Telecommunication service providers are likewise attempting to keep their customers safe. For instance, Verizon developed a’ Number Lock technology,’ which should prevent consumers from SIM-swapping assaults. At the same time, T-Mobile, AT&T, and Sprint offer additional verification in the form of passcodes, PIN codes, and supplementary security questions. If your supplier provides such services, you should inquire about using them.

The following are some sim swap protection techniques that help users to protect their cellular devices from SIM swap attacks:

  • Don’t use SMS for primary communication because the info isn’t encrypted.
  • Safeguard personal information used to secure accounts by keeping it private.
  • Take advantage of every primary US cellular phone provider’s option to set up a separate account passcode or PIN from your mobile number.
  • Check the types of notifications that have been set up for each account to detect bogus login attempts.
  • To connect the physical cellular device, install authenticator applications like Authy and Google Authenticator.
  • Credit cards, bank accounts, and social media enable two-factor verification.
  • Delete mobile phone numbers from accounts where they aren’t needed.
  • Get Efani and secure yourself from SIM swap attacks.


  • Mobile network providers, banks, and government agencies have already collaborated to prevent fraudulent SIM swapping. Banks can verify whether a SIM swap recently happened using an Application Programming Interface supplied by the Mobile Network Operators. 
  • Mobile network operators should strengthen their identification and prevention procedures for unauthorized SIM swapping by improving internal systems to give customers a smoother experience. They must also conduct frequent information security awareness training for their own and third-party personnel to guarantee that they know the SIM-swapping issue and can respond effectively.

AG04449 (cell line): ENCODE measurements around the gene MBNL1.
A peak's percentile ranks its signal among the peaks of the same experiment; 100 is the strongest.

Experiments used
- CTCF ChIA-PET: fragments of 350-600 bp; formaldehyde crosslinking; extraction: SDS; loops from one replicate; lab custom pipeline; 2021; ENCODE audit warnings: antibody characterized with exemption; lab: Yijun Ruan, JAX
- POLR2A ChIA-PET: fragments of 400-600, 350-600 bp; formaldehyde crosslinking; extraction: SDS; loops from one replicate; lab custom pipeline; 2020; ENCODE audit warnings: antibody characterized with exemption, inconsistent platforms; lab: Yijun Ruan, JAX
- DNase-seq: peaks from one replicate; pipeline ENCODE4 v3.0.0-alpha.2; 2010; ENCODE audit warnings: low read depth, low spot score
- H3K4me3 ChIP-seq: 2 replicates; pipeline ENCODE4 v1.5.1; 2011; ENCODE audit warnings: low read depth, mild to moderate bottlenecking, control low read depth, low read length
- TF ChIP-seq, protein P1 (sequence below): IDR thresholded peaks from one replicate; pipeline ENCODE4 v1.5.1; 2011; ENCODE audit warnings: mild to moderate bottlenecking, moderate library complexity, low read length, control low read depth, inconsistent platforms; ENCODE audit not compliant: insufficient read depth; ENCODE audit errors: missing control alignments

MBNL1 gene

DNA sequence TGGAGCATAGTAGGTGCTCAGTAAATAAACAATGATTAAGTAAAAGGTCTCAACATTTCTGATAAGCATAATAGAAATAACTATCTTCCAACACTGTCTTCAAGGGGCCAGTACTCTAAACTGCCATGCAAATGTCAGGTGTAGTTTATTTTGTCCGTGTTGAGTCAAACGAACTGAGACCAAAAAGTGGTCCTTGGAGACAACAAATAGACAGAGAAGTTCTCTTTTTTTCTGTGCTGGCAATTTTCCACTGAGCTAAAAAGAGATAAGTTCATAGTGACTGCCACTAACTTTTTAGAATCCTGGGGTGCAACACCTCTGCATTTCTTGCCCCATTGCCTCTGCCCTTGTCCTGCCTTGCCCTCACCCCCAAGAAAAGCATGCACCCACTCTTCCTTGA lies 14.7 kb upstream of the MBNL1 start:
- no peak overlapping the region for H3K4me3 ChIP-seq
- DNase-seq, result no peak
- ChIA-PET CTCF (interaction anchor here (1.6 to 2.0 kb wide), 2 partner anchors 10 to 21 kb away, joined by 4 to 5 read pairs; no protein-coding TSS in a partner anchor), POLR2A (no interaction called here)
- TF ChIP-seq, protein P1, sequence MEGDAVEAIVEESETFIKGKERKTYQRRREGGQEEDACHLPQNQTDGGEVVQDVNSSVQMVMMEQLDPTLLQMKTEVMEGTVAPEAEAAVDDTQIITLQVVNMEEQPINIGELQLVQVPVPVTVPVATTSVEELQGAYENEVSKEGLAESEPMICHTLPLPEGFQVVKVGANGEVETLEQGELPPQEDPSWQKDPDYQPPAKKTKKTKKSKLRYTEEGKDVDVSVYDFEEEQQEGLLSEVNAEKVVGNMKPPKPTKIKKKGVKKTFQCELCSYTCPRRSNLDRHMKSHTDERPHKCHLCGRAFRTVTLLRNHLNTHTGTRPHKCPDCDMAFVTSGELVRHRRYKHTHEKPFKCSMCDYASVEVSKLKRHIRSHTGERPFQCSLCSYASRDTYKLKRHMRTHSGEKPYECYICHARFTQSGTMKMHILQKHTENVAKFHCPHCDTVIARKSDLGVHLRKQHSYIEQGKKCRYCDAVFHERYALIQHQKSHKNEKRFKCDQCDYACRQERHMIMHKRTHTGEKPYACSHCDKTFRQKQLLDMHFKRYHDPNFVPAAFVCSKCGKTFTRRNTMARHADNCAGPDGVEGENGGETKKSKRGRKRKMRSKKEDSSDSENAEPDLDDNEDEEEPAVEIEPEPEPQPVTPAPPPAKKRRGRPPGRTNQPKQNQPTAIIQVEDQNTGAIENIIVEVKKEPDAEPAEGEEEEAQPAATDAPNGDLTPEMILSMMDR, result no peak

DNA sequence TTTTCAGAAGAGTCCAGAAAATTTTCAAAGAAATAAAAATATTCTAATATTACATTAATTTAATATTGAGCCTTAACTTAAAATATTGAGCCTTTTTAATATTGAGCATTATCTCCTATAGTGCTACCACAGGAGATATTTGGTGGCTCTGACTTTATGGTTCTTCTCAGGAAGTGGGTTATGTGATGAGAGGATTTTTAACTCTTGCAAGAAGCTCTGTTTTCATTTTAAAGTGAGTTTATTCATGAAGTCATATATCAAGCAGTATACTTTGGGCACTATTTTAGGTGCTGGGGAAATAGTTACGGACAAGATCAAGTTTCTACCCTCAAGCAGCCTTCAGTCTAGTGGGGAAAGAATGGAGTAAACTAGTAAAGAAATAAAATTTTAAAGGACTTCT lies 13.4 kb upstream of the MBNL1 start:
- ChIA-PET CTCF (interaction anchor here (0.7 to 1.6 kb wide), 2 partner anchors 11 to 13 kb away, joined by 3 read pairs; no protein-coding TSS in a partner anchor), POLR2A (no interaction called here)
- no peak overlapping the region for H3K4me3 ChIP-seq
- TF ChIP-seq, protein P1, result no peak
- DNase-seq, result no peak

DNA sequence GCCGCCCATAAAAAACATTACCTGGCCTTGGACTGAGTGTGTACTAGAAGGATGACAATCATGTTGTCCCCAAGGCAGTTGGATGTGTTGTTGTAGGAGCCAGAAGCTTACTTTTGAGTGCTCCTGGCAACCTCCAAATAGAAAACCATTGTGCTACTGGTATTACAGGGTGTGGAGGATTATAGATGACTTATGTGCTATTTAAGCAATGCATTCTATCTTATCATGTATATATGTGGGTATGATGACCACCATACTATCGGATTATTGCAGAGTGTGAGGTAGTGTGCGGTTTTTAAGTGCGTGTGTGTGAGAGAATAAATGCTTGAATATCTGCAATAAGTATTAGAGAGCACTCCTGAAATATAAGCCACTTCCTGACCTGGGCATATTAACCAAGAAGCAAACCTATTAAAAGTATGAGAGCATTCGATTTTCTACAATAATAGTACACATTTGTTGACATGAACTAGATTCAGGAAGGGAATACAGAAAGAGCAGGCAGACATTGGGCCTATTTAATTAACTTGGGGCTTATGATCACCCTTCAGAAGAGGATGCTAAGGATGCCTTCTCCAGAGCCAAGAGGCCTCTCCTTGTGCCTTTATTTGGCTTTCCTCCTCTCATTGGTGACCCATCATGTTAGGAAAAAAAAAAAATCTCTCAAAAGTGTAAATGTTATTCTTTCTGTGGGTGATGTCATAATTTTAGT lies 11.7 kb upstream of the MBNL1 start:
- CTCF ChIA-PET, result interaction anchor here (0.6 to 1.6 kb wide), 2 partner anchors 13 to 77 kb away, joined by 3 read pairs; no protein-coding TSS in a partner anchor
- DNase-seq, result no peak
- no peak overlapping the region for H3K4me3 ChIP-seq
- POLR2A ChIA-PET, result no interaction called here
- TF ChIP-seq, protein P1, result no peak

• National agencies should promote and improve collaboration between Network operators and the banking industry. Cooperation with national CSIRTs and law enforcement authorities should also be encouraged.
  • Users need to notify their provider or/and bank, as well as reset their online account credentials if they:
  • Be careful of helpdesk frauds, in which a hacker contacts and pretends to be from a telecommunications or technology company.
  • Their cell phone loses network connectivity for an extended period, preventing them from making or receiving phone calls.
  • Discover strange activities in their bank accounts, lose access to email accounts or social media, or notice unusual activity.

In summary

While SIM switch frauds are common and pose a hazard to everyone, there are steps you can take to safeguard yourself. Following one or more of the procedures suggested in this article will help you reduce your chances of becoming a cyber-attack target. You can also approach your bank or telecoms provider to see any further security measures you can use to lock down your accounts.